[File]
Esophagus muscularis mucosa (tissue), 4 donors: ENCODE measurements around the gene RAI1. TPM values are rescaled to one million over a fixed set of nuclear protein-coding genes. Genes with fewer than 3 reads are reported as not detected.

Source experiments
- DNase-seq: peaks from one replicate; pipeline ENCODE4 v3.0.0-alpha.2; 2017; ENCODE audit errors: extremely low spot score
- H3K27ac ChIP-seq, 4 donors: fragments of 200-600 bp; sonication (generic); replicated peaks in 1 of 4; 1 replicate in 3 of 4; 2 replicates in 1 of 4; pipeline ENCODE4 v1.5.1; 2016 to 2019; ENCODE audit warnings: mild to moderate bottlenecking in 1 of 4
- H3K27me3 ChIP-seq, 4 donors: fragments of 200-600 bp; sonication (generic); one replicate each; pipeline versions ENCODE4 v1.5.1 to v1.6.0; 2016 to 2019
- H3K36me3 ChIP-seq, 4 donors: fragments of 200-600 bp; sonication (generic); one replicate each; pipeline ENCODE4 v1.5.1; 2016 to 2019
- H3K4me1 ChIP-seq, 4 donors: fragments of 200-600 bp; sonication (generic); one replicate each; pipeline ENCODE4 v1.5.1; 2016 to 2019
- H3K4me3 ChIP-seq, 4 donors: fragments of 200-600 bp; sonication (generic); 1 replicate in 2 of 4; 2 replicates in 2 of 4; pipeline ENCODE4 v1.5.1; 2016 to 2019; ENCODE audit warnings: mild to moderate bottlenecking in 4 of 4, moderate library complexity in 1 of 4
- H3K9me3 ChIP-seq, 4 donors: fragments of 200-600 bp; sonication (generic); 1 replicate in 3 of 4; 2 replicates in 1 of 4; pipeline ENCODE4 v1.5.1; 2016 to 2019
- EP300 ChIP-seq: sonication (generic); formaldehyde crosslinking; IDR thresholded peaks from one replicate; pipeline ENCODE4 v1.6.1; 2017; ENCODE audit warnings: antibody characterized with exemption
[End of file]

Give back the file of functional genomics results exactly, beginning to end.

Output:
Esophagus muscularis mucosa (tissue), 4 donors: ENCODE measurements around the gene RAI1. TPM values are rescaled to one million over a fixed set of nuclear protein-coding genes. Genes with fewer than 3 reads are reported as not detected.

Source experiments
- DNase-seq: peaks from one replicate; pipeline ENCODE4 v3.0.0-alpha.2; 2017; ENCODE audit errors: extremely low spot score
- H3K27ac ChIP-seq, 4 donors: fragments of 200-600 bp; sonication (generic); replicated peaks in 1 of 4; 1 replicate in 3 of 4; 2 replicates in 1 of 4; pipeline ENCODE4 v1.5.1; 2016 to 2019; ENCODE audit warnings: mild to moderate bottlenecking in 1 of 4
- H3K27me3 ChIP-seq, 4 donors: fragments of 200-600 bp; sonication (generic); one replicate each; pipeline versions ENCODE4 v1.5.1 to v1.6.0; 2016 to 2019
- H3K36me3 ChIP-seq, 4 donors: fragments of 200-600 bp; sonication (generic); one replicate each; pipeline ENCODE4 v1.5.1; 2016 to 2019
- H3K4me1 ChIP-seq, 4 donors: fragments of 200-600 bp; sonication (generic); one replicate each; pipeline ENCODE4 v1.5.1; 2016 to 2019
- H3K4me3 ChIP-seq, 4 donors: fragments of 200-600 bp; sonication (generic); 1 replicate in 2 of 4; 2 replicates in 2 of 4; pipeline ENCODE4 v1.5.1; 2016 to 2019; ENCODE audit warnings: mild to moderate bottlenecking in 4 of 4, moderate library complexity in 1 of 4
- H3K9me3 ChIP-seq, 4 donors: fragments of 200-600 bp; sonication (generic); 1 replicate in 3 of 4; 2 replicates in 1 of 4; pipeline ENCODE4 v1.5.1; 2016 to 2019
- EP300 ChIP-seq: sonication (generic); formaldehyde crosslinking; IDR thresholded peaks from one replicate; pipeline ENCODE4 v1.6.1; 2017; ENCODE audit warnings: antibody characterized with exemption